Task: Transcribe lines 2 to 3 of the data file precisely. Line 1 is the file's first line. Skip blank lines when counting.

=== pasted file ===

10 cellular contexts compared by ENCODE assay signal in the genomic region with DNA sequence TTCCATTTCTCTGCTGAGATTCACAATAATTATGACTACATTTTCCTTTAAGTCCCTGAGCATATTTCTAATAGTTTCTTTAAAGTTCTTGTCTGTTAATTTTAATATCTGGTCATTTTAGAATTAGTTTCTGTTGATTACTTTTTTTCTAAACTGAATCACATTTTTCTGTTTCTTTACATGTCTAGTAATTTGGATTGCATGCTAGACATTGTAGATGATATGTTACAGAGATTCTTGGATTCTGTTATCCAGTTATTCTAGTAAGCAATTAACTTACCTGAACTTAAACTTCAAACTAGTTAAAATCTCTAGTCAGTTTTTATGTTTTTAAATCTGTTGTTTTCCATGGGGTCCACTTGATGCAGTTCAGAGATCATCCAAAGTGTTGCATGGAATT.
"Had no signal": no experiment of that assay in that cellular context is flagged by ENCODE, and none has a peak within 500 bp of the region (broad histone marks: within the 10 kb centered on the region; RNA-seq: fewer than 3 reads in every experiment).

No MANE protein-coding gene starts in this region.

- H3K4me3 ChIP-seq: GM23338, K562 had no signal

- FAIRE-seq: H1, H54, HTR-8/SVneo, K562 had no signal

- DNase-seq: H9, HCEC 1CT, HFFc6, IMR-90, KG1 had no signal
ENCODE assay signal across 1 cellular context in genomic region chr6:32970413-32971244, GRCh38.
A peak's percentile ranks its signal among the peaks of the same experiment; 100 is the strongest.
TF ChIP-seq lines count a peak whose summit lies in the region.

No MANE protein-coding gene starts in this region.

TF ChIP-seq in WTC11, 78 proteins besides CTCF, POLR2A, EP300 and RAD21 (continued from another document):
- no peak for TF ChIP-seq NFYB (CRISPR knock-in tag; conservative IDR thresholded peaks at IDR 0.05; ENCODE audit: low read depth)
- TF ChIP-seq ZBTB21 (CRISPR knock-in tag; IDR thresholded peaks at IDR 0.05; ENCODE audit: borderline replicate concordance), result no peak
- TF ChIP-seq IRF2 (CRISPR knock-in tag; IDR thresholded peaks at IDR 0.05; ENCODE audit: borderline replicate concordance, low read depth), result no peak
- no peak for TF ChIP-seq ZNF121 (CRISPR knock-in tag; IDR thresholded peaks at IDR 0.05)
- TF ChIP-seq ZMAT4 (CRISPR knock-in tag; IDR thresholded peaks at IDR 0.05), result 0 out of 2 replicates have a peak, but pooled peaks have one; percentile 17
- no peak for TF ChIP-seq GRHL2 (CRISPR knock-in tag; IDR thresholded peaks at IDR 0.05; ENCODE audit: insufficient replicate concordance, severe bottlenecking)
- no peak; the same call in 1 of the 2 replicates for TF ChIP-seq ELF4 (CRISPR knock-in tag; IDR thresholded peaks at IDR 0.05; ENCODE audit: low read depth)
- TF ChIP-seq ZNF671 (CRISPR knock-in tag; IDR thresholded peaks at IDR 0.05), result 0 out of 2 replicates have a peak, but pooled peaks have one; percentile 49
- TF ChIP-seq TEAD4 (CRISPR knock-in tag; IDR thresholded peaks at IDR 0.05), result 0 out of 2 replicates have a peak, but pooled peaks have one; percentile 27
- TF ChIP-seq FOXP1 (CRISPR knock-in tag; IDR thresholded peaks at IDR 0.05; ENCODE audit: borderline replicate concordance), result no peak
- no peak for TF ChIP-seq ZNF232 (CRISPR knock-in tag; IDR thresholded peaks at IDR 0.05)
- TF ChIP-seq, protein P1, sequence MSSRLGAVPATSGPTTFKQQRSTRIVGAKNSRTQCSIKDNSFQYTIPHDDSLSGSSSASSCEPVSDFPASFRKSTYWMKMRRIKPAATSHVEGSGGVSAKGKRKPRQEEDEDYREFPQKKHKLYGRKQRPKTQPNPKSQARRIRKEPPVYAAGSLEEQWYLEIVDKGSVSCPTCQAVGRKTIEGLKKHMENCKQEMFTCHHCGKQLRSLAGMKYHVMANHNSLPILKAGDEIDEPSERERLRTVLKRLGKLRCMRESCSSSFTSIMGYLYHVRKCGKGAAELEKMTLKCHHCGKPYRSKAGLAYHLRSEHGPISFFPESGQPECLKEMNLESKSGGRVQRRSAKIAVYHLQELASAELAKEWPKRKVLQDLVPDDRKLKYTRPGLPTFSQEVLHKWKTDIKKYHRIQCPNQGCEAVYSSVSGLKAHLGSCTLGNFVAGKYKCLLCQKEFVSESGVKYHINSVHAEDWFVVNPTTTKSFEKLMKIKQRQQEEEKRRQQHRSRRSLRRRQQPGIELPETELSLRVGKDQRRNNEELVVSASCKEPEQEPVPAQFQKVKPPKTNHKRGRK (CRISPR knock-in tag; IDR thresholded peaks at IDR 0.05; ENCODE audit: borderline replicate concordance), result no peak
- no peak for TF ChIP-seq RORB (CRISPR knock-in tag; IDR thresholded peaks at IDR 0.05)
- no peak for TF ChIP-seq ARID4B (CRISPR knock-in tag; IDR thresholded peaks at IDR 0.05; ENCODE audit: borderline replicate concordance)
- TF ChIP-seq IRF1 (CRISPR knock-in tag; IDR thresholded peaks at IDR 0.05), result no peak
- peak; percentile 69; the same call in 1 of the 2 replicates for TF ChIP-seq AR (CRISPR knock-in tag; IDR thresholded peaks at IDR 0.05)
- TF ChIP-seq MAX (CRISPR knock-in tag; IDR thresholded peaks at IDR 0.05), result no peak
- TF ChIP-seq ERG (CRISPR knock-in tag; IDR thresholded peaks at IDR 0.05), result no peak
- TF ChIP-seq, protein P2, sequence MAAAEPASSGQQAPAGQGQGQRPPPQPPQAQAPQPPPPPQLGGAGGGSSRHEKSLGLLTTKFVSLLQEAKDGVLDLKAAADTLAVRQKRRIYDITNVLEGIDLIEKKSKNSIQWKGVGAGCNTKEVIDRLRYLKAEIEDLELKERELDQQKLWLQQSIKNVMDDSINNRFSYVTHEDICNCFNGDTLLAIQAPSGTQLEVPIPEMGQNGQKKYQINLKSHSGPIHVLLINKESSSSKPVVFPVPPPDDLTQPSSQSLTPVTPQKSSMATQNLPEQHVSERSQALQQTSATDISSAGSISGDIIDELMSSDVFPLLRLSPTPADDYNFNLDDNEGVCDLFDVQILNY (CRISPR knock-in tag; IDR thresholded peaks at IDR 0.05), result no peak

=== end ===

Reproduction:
"Had no signal": no experiment of that assay in that cellular context is flagged by ENCODE, and none has a peak within 500 bp of the region (broad histone marks: within the 10 kb centered on the region; RNA-seq: fewer than 3 reads in every experiment).

No MANE protein-coding gene starts in this region.